In the exemplary embodiment illustrated, the apertures 26 have a clothoid design. However, alternative aperture shapes are also conceivable, such as, for example, puzzle-shaped, dovetail-shaped or else droplet-shaped apertures. Further examples of suitable bonding strips are illustrated in
1st line: headed-bolt dowel;
2nd line: in perspective view, block dowel with anchor loop, T-dowel with hook anchor, C-dowel with anchor loop, horseshoe dowel with anchor loop;
3rd line: block dowel with hook anchor in plan view and side view, block dowel with anchor loop in plan view and side view, angle anchor with hook anchor in perspective view.
1st line: perfobond strip, combination dowel strip (perfobond strip with further edge apertures);
2nd line: sawtooth strip, puzzle strip;
3rd line: in each case welded on a double-T-beam, a perfobond strip, a curvy perfobond strip, a T-connector, a curvy bonding strip;
4th line: the figures show example profiles of apertures 26/teeth 27 of different bonding strips 25.
1. A composite structure for a pile foundation for anchoring a tower structure in ground, comprising:
- a hollow pile which is introduced into the ground at an erection site of the tower structure; and
- a corner post which is connected to the tower structure and which, on a connection side, is arranged within the pile;
- wherein the pile and the corner post are fixedly bonded to one another in a bonding region by a cured bonding material,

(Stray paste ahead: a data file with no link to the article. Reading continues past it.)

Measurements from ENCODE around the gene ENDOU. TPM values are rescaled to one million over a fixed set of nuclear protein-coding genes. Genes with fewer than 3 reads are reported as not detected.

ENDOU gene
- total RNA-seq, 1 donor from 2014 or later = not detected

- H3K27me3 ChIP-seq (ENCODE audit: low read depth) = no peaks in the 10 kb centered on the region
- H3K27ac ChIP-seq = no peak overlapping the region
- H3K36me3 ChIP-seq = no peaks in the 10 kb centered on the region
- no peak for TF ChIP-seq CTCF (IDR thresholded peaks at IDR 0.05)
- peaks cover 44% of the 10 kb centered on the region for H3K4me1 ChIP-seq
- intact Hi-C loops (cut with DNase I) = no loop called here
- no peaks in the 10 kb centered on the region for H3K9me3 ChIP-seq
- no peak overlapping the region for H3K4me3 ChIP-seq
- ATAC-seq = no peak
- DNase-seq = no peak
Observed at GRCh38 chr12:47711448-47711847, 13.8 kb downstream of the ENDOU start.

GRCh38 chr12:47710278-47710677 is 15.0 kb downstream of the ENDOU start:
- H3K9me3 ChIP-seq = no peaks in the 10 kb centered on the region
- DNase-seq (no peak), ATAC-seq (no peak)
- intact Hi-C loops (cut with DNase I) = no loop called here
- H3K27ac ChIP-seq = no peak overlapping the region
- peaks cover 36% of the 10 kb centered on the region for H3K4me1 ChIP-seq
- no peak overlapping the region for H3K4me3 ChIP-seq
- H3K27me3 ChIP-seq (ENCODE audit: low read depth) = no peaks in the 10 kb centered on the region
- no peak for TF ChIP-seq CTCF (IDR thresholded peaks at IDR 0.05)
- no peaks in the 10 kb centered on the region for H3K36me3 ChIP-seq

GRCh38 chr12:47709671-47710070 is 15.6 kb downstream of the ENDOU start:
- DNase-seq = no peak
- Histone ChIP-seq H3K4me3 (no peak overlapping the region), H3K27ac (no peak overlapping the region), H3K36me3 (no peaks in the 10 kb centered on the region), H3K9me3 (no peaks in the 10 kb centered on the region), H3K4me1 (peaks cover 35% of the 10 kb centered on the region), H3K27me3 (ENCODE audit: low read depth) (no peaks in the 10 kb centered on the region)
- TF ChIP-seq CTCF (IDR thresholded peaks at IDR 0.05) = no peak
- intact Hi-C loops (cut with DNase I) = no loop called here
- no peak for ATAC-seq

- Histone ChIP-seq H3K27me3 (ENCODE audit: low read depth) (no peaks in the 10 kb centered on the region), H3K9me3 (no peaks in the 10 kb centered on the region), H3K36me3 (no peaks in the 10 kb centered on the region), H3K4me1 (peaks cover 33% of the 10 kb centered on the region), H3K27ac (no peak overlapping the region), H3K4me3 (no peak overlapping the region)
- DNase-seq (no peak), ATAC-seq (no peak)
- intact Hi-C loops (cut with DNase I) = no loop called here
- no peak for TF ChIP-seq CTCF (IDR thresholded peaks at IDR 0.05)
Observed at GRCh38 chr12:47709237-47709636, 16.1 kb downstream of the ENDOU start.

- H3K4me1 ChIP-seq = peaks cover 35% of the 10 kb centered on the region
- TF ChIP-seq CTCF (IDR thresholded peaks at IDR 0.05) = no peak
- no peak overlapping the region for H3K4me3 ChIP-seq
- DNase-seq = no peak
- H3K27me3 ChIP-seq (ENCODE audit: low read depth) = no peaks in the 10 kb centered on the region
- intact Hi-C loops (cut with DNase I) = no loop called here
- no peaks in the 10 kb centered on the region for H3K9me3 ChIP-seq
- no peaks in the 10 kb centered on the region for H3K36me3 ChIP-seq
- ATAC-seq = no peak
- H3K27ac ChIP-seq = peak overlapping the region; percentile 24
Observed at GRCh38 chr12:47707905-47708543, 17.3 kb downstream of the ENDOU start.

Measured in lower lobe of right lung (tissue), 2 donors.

- wherein at least one bonding means for transmitting shear forces is fixedly arranged on the corner post in the bonding region,
- wherein the at least one bonding means has a longitudinal axis that extends parallel to a longitudinal axis of the corner post,
- wherein a longitudinal side of the bonding means is fastened to the corner post,
- wherein a free side of the bonding means opposite to the longitudinal side of the bonding means that is fastened to the corner post includes teeth between which apertures are provided, and
- wherein the apertures are filled with the bonding material.
2. The composite structure as claimed in claim 1, wherein the bonding means has a radial extent which is greater than a wall thickness of the corner post bearing the bonding means.
3. The composite structure as claimed in claim 1, wherein the bonding means is welded to a corner post circumferential surface facing the pile.
4. The composite structure as claimed in claim 1, wherein the bonding means is formed as a continuous bonding strip.
5. The composite structure as claimed in claim 4, wherein the bonding strip extends substantially in a direction of the longitudinal axis of the corner post.
6. The composite structure as claimed in claim 5, wherein the apertures have a clothoid shape or a puzzle part shape.
7. The composite structure as claimed in claim 4, wherein the bonding strip extends over a substantial part of the bonding region.
8. The composite structure as claimed in claim 4, wherein a plurality of continuous bonding means are arranged circumferentially spaced apart on a corner post circumference.
9. A foundation for a tower structure having a composite structure as claimed in claim 1.
10. A jacket for a wind turbine, having at least one corner post, wherein bonding means according to claim 1 are formed on the corner post.
11. A wind turbine having a jacket as claimed in claim 10.
12. A wind turbine having a foundation as claimed in claim 9.
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International Classification: E02D 27/42 (20060101); E02D 5/48 (20060101); E02D 5/52 (20060101); E02D 27/12 (20060101);